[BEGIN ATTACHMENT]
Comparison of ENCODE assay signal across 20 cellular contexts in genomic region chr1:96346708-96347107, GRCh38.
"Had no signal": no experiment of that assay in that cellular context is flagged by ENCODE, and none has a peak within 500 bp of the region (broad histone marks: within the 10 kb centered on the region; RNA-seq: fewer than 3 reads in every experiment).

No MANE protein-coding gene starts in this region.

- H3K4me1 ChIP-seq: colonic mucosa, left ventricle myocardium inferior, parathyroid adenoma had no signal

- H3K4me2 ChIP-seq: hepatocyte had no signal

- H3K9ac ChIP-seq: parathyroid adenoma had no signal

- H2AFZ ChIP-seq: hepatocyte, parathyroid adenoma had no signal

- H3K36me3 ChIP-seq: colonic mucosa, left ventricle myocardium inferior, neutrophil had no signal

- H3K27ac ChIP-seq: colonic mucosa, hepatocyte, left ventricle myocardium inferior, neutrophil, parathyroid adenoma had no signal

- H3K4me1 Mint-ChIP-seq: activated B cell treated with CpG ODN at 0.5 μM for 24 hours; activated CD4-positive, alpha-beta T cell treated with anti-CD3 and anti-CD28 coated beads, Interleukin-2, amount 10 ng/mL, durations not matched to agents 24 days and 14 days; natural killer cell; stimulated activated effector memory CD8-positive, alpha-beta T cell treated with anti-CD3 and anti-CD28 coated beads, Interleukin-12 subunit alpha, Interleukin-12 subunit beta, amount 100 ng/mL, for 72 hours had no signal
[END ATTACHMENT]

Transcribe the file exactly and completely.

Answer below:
Comparison of ENCODE assay signal across 20 cellular contexts in genomic region chr1:96346708-96347107, GRCh38.
"Had no signal": no experiment of that assay in that cellular context is flagged by ENCODE, and none has a peak within 500 bp of the region (broad histone marks: within the 10 kb centered on the region; RNA-seq: fewer than 3 reads in every experiment).

No MANE protein-coding gene starts in this region.

- H3K4me1 ChIP-seq: colonic mucosa, left ventricle myocardium inferior, parathyroid adenoma had no signal

- H3K4me2 ChIP-seq: hepatocyte had no signal

- H3K9ac ChIP-seq: parathyroid adenoma had no signal

- H2AFZ ChIP-seq: hepatocyte, parathyroid adenoma had no signal

- H3K36me3 ChIP-seq: colonic mucosa, left ventricle myocardium inferior, neutrophil had no signal

- H3K27ac ChIP-seq: colonic mucosa, hepatocyte, left ventricle myocardium inferior, neutrophil, parathyroid adenoma had no signal

- H3K4me1 Mint-ChIP-seq: activated B cell treated with CpG ODN at 0.5 μM for 24 hours; activated CD4-positive, alpha-beta T cell treated with anti-CD3 and anti-CD28 coated beads, Interleukin-2, amount 10 ng/mL, durations not matched to agents 24 days and 14 days; natural killer cell; stimulated activated effector memory CD8-positive, alpha-beta T cell treated with anti-CD3 and anti-CD28 coated beads, Interleukin-12 subunit alpha, Interleukin-12 subunit beta, amount 100 ng/mL, for 72 hours had no signal